Rusjel's 2017 Memorial run

Rusjel

Premier Member
#1
The big ambition this year was to do a 50CC ( 50 hours coast to coast) from Melbourne to Darwin, then emulate Davo’s 24 hour run from Darwin to Port Augusta on the way back down. Bikes were prepared, plans made and painstaking human preps undertaken. Ed trained by working crazy hours all year and Glen practiced sleep deprivation in the weeks leading up. Not to be outdone, I decided to add to the degree of difficulty by falling off a Harley in the states, dislocating three bones in my right hand and causing various soft tissue damage.
None of which showed up in the pleasant run down to Melbourne on Sunday. If you don’t count 90km/h crosswinds and misserly rain that is.



Glen found us some cool digs in the Melbourne CBD and we did some further IBA preps by wolfing down a mountain of Malaysian food Sunday night. The others will make comment about my ‘light’ meal but I don’t recall anyone being forced to eat it.

Early start wondering where our start witnesses had gone. Around the corner from the freeway as it happens. Thanks for turning up everyone.

Unfortunately by the time we’d almost got to Horsham I knew my hand wasn’t going to hold up. The pain I could deal with, the losing strength and feeling, not so much. We’d already had numerous delays and stuff ups putting us behind schedule so I tried to make my explanations to the others and exit as quickly and painlessly as possible.

Riding home in the wind and rain feeling like I’d let myself and the others down was tough, even if it was the right thing. The late afternoon light getting closer to Canberra was a pick me up.



A couple of days off before attempt number two, a stockstandard 1600 Memorial ride.
Rolling out of Canberra at dark o’clock with the doubt demons gibbering I was worried, but as it turned out it was a perfect day for eating distance. Light rain for an hour or two, but little wind and good light all day. The MCcruise was taking enough pressure off my hand and mentally feeling much better.

Wagga Wagga, Hay, Euston, Mildura and Renmark all disappeared in the mirrors without much fuss. By early afternoon I was rolling across the South Australian plains towards the lower Flinders playing tag with a few isolated squalls.



Every now and I again I was 'it'



The one random element in the ride plan was the fuel stop in Gladstone. Surely there will be someplace that sells petrol in Gladstone? Famous last words, but on my second lap of the town I found a Mechanics with a very dodgy looking old school bowser. Just enough fuel to get to Peterborough but not too much to have to drop out of the tank and filter if things went pear shaped.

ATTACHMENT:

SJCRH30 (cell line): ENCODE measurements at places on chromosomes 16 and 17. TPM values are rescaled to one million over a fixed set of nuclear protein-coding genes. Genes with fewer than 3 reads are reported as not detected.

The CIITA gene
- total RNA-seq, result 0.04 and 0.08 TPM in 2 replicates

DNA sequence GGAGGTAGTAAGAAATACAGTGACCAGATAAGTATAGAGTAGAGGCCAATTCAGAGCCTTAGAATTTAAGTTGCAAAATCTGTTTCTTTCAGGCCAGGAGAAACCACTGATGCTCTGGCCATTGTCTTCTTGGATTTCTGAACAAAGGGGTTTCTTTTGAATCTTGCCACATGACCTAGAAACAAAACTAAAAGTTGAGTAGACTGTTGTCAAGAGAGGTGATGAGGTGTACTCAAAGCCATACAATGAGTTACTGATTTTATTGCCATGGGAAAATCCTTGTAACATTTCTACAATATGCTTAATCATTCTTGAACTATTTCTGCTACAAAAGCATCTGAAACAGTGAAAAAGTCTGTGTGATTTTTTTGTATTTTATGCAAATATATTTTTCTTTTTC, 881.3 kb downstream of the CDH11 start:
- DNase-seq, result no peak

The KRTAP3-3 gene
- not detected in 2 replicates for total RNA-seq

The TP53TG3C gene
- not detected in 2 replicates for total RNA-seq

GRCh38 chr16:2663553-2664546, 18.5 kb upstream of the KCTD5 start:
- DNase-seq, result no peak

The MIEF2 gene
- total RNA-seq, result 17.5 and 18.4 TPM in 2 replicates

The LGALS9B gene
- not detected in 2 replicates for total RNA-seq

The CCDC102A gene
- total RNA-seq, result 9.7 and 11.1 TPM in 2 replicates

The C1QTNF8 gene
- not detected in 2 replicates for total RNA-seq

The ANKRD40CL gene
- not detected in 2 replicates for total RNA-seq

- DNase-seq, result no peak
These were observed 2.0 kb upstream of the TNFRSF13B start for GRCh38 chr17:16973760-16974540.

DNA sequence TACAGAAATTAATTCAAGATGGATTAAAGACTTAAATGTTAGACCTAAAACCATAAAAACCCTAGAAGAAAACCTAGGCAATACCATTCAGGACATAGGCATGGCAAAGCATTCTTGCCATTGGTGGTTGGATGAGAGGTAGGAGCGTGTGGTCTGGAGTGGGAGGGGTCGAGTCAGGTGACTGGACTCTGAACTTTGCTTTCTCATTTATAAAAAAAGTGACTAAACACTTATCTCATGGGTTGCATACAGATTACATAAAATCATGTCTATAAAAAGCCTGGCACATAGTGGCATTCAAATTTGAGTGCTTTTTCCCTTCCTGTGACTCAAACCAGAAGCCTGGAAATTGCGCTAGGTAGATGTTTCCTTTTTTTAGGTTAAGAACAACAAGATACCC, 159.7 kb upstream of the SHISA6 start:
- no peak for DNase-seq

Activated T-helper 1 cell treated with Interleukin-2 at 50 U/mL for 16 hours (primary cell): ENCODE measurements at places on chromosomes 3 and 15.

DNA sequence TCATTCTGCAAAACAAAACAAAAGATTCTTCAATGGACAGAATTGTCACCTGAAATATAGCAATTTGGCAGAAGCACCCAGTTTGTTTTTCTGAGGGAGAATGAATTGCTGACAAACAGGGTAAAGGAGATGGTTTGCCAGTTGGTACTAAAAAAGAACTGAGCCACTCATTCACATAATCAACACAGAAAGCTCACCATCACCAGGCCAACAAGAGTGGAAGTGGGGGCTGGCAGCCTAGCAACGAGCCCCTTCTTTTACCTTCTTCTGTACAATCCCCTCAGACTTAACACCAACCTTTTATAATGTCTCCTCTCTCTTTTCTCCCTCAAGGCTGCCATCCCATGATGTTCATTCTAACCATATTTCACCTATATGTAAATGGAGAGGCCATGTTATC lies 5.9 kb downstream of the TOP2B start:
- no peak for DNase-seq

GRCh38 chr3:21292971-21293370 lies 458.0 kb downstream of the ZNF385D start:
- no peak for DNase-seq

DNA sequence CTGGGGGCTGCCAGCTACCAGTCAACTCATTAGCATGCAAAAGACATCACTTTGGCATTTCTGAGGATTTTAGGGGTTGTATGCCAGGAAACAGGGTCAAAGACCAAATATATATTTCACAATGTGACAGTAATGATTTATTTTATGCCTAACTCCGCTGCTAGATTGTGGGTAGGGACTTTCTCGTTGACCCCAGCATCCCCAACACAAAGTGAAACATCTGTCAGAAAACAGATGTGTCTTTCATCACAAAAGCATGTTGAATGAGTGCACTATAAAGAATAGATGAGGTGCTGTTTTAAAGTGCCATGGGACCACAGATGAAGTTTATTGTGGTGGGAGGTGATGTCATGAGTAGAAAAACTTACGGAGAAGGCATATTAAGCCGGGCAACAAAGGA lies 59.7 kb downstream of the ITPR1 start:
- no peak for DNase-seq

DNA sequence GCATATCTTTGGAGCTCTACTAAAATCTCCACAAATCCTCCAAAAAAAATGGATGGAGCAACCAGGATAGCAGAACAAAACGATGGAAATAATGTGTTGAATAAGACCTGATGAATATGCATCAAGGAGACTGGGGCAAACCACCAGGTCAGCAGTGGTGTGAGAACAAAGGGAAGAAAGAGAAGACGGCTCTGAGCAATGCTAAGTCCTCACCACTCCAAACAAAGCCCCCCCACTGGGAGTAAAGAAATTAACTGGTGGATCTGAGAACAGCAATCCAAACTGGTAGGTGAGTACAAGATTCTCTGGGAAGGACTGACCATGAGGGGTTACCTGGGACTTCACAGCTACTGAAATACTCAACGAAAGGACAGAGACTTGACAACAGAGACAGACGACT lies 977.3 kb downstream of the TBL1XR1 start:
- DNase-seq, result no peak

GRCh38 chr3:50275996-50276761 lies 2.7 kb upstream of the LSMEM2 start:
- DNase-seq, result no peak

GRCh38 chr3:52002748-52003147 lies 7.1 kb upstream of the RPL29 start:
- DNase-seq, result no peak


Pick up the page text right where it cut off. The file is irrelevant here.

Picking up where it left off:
Then I met the bloke you seem to meet on every ride. Followed normal actions on procedure, but old mate at Peterborough was hovering, looked like he wanted to say something and undeterred by my aversion to eye contact .“Bit cold for riding today isn’t it mate?” Well apparently not seeing as I’m out here, but I managed a smile and replied “there’s no such thing as a bad day for riding mate”. A bemused shake of the head was his response. What constitutes fun for these old geezers? How do I avoid becoming one?

Over to the Wilmington pub to say gidday and get mine host to throw a meal in the warmer for me. Appropriate abuse from the assembled riders and dire warnings from Geezers 2 and 3 about the many thousands of roos waiting to mug me the moment I ventured onto the Horrocks Rd after dark.

What I wanted was to hit the top or Horrocks bang on sunset and see that glorious sweep of the Eyre Peninsula at last light.



The last time I saw it like this was heading back to Perth on the trusty FJ1200 after completing initial officer training at the Naval Academy 14 years ago.
Turn around receipt at Whyalla then back to the pub for more abuse from the now better lubricated riders, Kate the cook and another exchange with Geezers 2 and3.

“you were lucky mate”

“Didn’t see a single roo in either direction”

“Twenty shearers hit roos on their way over to Quorn last week mate”

“Ah, there’s the issue, they are targeting shearers this year, you let me know when they change over to bikes”

Geezers retire to righteous hurrumphing about crazy motorcyclists, I retire to dinner, beer and laughter with Gatey, Hagar, Skiddoo and various other ratbags. Ed and Glen roll in from their return run to Madura at about 2230, so there’s time for another Coopers Dark or two, then sleep.

1629ks, 17hrs:30mins, OA 93km/h. Not bad for a bloke with a semi functional paw.

How good are lazy Saturday mornings in Wilmington? Shamble over the road for brekky and shoot the breeze for an hour or two before shambling back to the pub for a bit of tire kicking, talking about set up and greeting the arrivals.